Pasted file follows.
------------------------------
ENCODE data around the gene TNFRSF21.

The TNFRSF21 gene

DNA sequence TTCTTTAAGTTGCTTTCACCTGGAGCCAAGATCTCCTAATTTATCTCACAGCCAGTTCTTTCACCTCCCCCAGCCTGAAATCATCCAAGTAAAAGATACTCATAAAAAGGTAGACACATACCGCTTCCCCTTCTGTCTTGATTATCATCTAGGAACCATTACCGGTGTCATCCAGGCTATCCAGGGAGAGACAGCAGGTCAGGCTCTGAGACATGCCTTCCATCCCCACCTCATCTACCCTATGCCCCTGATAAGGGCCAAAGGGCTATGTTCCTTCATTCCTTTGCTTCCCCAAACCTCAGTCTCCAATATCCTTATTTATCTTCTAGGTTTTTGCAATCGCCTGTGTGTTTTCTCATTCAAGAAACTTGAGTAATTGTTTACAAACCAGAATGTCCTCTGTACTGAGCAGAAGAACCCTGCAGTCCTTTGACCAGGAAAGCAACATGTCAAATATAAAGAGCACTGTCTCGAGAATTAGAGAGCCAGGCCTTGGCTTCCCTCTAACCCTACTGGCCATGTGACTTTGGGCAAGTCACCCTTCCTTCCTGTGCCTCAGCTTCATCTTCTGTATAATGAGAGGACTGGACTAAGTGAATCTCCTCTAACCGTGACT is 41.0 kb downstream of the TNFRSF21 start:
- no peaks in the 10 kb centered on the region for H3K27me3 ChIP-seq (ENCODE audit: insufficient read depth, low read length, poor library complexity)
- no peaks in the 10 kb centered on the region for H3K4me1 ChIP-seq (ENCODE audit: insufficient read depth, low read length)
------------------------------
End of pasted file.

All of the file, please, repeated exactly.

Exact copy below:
ENCODE data around the gene TNFRSF21.

The TNFRSF21 gene

DNA sequence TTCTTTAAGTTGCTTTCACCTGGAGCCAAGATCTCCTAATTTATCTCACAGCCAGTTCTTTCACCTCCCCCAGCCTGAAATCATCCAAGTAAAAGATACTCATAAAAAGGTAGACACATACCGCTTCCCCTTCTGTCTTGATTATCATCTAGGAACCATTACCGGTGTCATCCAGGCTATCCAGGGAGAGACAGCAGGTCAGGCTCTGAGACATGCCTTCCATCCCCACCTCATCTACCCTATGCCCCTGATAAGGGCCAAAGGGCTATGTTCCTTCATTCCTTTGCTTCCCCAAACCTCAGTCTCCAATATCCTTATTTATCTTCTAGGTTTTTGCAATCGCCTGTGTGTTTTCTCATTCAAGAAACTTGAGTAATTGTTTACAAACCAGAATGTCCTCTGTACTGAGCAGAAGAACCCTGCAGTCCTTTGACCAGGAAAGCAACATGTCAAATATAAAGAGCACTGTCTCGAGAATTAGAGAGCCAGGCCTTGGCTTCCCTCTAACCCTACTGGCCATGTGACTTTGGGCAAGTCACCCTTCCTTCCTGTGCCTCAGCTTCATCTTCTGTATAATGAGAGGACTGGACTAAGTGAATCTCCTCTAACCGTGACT is 41.0 kb downstream of the TNFRSF21 start:
- no peaks in the 10 kb centered on the region for H3K27me3 ChIP-seq (ENCODE audit: insufficient read depth, low read length, poor library complexity)
- no peaks in the 10 kb centered on the region for H3K4me1 ChIP-seq (ENCODE audit: insufficient read depth, low read length)